US ‘diplomatic aggression’ against Turkey will backfire

Despite that fact that Turkey’s agenda is currently dominated by the recent local elections, we should not lose sight of the U.S. administration’s anti-Turkey messages.

The hostile rhetoric Vice President Mike Pence and Secretary of State Mike Pompeo used at the 70th Anniversary of NATO summit, whose main aim is “unity,” is also worth pondering.

The question is whether the ultimatum and threats directed at Turkey have in any way affected its decade-long search for an air defense system. The answer is no. On the contrary, President Erdoğan met Russian President Vladimir Putin last Monday, their third meeting this year, and informed the media that the second phase of S-400 procurement was on their agenda.

The most accurate response to this issue came undoubtedly from NATO Secretary-General Jens Stoltenberg. He said all NATO states hold the sovereign right to decide what weapons to purchase. Stoltenberg also refused to make a personal evaluation of Turkey’s decision to procure S-400s, saying that sharing his views would only complicate the issue further. President Erdoğan was affirmative about Stoltenberg’s statements regarding showing respect to Allies’ existing rights.

 The U.S. Congress was no less critical than Pence and Pompeo. With a “full pressure on the field” so to speak some senators have been for the past two weeks introducing draft laws that they believe will coerce Turkey into reversing its decision.

The first resolution aims to put sanctions on Turkish authorities due to the arrest of several Turkish citizens working at U.S. diplomatic missions for their connection with the coup attempt in Turkey.

This resolution demanded the US administration sanction Turkish high-ups, ban them from entering the U.S. and freeze all their assets due to what they call “unlawful detainment” of these individuals. The draft resolution was presented to the Commission on Security and Cooperation in Europe by Republican Sen. Roger Wicker and Democratic Sen. Ben Cardin.

On the other hand, House Intelligence Committee Chairman Adam Schiff presented another resolution that states, “The House of Representatives should recognize the Armenian Genocide and commemorate it as part of U.S. policy.” Concurrently, New Jersey Democratic Sen. Bob Menendez and Texas Republican Sen. Ted Cruz also issued a draft resolution at the U.S. Senate.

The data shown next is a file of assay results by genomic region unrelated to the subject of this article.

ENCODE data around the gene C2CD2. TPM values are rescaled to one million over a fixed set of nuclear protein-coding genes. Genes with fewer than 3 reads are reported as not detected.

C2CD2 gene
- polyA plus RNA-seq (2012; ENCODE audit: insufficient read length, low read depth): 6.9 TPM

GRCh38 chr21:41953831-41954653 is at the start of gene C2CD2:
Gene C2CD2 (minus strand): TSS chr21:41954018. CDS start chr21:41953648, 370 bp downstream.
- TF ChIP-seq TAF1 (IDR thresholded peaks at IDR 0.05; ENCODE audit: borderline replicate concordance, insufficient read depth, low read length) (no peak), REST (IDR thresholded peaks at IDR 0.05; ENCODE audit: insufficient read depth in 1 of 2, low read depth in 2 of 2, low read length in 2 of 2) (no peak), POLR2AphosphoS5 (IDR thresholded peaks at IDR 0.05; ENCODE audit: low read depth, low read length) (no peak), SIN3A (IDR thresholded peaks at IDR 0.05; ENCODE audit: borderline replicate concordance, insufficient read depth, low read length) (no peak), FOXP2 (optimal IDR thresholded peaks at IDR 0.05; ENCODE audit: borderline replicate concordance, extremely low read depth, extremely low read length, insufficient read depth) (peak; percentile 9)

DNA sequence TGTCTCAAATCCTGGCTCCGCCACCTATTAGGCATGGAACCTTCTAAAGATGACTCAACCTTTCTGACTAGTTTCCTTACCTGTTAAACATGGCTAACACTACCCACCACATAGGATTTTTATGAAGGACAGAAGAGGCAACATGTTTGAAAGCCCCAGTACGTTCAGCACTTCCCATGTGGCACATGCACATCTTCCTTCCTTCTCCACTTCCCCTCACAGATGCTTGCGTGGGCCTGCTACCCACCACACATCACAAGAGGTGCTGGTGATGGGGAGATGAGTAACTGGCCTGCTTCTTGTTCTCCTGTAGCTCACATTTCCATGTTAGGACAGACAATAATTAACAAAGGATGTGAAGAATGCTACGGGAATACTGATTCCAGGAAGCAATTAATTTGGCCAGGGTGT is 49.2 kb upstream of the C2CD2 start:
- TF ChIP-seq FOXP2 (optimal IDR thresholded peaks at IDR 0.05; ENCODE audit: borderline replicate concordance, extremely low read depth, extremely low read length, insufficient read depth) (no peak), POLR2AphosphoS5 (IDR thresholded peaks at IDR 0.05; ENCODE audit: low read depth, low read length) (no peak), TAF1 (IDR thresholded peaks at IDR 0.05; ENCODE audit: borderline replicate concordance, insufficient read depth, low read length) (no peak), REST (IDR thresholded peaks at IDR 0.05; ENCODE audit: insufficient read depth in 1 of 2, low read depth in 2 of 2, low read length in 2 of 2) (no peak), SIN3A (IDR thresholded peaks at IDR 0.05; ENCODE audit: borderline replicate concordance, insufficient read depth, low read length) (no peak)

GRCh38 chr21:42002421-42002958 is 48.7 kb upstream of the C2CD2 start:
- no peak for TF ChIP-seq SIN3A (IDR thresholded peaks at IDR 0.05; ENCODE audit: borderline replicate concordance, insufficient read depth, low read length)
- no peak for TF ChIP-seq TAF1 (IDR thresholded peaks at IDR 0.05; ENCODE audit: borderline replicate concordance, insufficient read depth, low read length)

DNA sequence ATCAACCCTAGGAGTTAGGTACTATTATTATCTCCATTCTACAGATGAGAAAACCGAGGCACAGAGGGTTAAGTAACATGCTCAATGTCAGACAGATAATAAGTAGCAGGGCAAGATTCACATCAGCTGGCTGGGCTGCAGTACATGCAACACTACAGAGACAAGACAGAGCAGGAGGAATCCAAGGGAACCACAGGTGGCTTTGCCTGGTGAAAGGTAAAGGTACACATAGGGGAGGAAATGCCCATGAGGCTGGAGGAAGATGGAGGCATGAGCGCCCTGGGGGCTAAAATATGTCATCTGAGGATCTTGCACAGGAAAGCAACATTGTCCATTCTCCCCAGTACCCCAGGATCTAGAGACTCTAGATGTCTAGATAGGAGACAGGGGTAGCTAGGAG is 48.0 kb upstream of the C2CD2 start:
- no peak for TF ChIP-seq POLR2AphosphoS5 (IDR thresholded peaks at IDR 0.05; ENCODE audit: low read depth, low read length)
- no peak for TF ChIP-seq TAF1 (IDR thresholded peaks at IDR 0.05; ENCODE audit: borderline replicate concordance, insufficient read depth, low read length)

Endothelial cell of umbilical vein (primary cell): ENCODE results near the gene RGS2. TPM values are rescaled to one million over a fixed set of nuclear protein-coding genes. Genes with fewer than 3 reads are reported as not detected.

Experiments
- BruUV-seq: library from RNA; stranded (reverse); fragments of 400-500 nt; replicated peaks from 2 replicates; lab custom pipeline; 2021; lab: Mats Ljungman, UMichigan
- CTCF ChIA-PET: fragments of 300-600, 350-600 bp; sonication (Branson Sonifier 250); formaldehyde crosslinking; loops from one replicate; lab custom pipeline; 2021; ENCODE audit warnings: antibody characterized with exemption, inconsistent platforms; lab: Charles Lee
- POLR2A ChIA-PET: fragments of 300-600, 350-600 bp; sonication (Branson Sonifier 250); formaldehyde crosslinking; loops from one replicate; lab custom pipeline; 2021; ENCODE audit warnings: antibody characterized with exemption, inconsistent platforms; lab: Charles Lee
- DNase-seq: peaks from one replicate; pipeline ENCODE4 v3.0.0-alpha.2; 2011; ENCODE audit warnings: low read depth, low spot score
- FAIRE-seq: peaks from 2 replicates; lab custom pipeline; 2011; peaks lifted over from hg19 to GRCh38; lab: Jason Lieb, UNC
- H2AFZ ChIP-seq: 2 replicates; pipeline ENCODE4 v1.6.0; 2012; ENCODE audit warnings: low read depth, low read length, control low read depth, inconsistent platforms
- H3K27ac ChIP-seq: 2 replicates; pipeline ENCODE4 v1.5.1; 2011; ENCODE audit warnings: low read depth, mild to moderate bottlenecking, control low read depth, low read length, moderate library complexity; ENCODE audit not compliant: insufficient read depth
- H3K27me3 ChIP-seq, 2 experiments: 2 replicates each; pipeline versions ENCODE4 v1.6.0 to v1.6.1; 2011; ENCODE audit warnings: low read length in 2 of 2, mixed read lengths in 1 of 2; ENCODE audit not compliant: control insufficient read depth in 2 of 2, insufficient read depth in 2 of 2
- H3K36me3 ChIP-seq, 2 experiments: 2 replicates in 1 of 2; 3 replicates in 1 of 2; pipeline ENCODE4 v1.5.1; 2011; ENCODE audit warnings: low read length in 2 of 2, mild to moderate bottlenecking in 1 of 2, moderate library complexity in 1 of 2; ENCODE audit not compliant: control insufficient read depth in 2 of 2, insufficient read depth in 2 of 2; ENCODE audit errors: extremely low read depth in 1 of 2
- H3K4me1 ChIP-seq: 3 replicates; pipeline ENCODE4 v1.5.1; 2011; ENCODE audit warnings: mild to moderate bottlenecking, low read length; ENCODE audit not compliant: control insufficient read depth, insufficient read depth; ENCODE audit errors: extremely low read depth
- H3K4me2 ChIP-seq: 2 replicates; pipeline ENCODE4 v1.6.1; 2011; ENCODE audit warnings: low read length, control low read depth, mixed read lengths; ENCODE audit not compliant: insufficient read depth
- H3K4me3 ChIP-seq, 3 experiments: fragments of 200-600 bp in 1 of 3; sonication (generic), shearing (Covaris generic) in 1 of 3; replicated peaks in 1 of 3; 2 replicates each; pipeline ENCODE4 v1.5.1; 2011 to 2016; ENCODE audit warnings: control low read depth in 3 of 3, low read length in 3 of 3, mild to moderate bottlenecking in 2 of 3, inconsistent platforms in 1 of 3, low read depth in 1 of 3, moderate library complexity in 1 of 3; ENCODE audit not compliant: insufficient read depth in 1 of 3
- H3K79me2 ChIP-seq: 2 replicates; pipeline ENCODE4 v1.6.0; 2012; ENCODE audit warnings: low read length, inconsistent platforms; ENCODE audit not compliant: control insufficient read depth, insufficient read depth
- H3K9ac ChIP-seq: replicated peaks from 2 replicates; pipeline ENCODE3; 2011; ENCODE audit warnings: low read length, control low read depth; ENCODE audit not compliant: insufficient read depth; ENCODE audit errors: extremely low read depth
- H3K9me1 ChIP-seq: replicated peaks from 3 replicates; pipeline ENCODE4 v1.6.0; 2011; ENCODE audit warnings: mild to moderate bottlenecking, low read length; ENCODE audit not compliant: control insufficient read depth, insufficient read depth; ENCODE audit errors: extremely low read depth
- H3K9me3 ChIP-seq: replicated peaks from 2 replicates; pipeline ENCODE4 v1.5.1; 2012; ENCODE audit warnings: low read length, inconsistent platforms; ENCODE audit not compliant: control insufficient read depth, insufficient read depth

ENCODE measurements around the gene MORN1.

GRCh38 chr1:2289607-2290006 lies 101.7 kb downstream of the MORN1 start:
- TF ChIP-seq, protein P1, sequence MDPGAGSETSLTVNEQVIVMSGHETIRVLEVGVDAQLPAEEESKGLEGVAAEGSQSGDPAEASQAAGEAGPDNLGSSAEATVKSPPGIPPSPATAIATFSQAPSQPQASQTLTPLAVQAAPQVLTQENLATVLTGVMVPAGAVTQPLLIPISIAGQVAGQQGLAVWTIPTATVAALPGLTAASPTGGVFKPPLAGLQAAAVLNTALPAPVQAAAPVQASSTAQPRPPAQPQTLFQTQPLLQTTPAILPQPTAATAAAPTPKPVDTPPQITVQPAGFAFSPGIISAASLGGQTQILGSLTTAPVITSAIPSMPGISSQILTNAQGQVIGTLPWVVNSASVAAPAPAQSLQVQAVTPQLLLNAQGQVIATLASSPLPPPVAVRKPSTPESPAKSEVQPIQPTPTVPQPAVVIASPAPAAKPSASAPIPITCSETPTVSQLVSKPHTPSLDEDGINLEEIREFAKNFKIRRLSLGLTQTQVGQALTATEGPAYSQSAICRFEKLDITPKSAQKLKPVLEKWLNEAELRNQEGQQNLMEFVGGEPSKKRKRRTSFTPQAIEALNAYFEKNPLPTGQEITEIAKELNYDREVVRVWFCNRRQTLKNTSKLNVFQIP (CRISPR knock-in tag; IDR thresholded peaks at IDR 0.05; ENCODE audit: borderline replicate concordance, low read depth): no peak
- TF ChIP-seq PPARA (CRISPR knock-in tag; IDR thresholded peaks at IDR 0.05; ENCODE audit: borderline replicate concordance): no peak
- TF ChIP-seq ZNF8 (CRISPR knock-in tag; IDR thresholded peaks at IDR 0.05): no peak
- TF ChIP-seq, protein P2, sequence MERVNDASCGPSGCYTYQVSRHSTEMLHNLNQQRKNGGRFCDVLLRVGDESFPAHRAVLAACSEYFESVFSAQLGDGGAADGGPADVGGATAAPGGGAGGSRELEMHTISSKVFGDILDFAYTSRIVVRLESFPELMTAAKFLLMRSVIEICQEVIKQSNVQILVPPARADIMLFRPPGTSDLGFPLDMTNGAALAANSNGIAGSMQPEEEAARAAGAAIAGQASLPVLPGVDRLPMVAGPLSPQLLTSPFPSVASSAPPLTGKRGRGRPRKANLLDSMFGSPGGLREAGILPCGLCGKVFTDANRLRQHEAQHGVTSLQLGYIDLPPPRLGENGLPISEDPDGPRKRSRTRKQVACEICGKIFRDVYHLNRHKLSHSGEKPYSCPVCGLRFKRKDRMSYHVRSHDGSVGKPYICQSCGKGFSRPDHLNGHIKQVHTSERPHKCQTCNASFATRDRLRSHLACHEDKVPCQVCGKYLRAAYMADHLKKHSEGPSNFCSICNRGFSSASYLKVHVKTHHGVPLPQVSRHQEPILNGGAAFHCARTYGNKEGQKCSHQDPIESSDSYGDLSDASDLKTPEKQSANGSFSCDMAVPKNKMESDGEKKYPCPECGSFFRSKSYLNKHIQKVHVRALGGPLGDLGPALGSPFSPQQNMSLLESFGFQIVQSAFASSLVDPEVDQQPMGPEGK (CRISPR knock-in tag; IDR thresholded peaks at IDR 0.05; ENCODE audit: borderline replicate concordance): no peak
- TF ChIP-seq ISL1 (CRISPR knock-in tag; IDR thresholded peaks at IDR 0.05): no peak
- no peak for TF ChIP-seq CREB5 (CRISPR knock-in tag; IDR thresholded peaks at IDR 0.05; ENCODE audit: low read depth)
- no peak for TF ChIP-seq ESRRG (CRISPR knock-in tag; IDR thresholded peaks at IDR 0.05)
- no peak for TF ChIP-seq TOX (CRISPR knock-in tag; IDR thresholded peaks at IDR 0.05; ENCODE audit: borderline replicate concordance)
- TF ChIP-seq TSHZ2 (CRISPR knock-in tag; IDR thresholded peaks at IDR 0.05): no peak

In my view, U.S. Senators Marco Rubio and Bob Menendez’ legislation on the “Eastern Mediterranean Security and Partnership Act of 2019” is far more critical than other drafts resolutions. Some of the articles in the legislation are so one-sided and hostile toward Turkey that it calls for an immediate alarm. According to the legislation, the Act would “lift the prohibition on arms sales to the Republic of Cyprus, authorize $3,000,000 in Foreign Military Financing (FMF) assistance for Greece; authorize $2,000,000 for International Military Education and Training (IMET) assistance for Greece and $2,000,000 for Cyprus and impede the transfer of F-35 aircraft to Turkey.”

Since the coup up until this point, the U.S. regularly and orderly provided military training and provided equipment to the terror organization that attacked Turkey. From travel bans to economic sanctions and through threats as well as pressure from the U.S. Congress all options were pursued on their part. They tried all methods and means to indirectly. And this only worsened the situation. This only pushed Turkey closer to Russia. What is even worse is the fact that there is a U.S. administration that does not know how to communicate with the Turks. I am sure this trend in relations will ultimately backfire since the U.S. has not been able to appoint an ambassador to Turkey in over two years.

Source: Daily Sabah

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About the author

Hilal Kaplan

Hilal Kaplan

Hilal Kaplan is a political commentator, a columnist for Sabah and other news publishers. She's based in Istanbul, Turkey.

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